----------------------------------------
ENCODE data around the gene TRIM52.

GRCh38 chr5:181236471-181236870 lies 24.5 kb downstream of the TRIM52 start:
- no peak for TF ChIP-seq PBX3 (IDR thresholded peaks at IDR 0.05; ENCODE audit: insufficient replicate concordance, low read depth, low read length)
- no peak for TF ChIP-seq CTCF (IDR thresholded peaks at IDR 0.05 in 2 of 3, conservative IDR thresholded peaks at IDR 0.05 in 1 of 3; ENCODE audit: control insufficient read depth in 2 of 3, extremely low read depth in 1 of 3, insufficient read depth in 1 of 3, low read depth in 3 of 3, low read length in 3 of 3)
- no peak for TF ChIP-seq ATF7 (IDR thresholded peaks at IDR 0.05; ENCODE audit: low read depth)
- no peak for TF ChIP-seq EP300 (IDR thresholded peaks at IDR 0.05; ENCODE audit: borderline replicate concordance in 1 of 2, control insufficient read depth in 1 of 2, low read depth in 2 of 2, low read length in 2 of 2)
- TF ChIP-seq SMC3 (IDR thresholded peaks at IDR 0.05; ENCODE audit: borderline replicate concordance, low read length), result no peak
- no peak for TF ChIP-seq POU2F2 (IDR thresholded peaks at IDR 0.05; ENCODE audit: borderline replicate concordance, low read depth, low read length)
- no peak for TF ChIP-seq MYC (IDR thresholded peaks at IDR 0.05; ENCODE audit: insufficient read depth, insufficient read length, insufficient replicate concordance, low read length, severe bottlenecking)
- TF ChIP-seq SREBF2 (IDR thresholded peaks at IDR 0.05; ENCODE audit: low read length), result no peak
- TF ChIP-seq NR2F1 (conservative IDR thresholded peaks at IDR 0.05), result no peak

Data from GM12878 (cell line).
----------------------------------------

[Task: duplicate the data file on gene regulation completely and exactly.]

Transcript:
ENCODE data around the gene TRIM52.

GRCh38 chr5:181236471-181236870 lies 24.5 kb downstream of the TRIM52 start:
- no peak for TF ChIP-seq PBX3 (IDR thresholded peaks at IDR 0.05; ENCODE audit: insufficient replicate concordance, low read depth, low read length)
- no peak for TF ChIP-seq CTCF (IDR thresholded peaks at IDR 0.05 in 2 of 3, conservative IDR thresholded peaks at IDR 0.05 in 1 of 3; ENCODE audit: control insufficient read depth in 2 of 3, extremely low read depth in 1 of 3, insufficient read depth in 1 of 3, low read depth in 3 of 3, low read length in 3 of 3)
- no peak for TF ChIP-seq ATF7 (IDR thresholded peaks at IDR 0.05; ENCODE audit: low read depth)
- no peak for TF ChIP-seq EP300 (IDR thresholded peaks at IDR 0.05; ENCODE audit: borderline replicate concordance in 1 of 2, control insufficient read depth in 1 of 2, low read depth in 2 of 2, low read length in 2 of 2)
- TF ChIP-seq SMC3 (IDR thresholded peaks at IDR 0.05; ENCODE audit: borderline replicate concordance, low read length), result no peak
- no peak for TF ChIP-seq POU2F2 (IDR thresholded peaks at IDR 0.05; ENCODE audit: borderline replicate concordance, low read depth, low read length)
- no peak for TF ChIP-seq MYC (IDR thresholded peaks at IDR 0.05; ENCODE audit: insufficient read depth, insufficient read length, insufficient replicate concordance, low read length, severe bottlenecking)
- TF ChIP-seq SREBF2 (IDR thresholded peaks at IDR 0.05; ENCODE audit: low read length), result no peak
- TF ChIP-seq NR2F1 (conservative IDR thresholded peaks at IDR 0.05), result no peak

Data from GM12878 (cell line).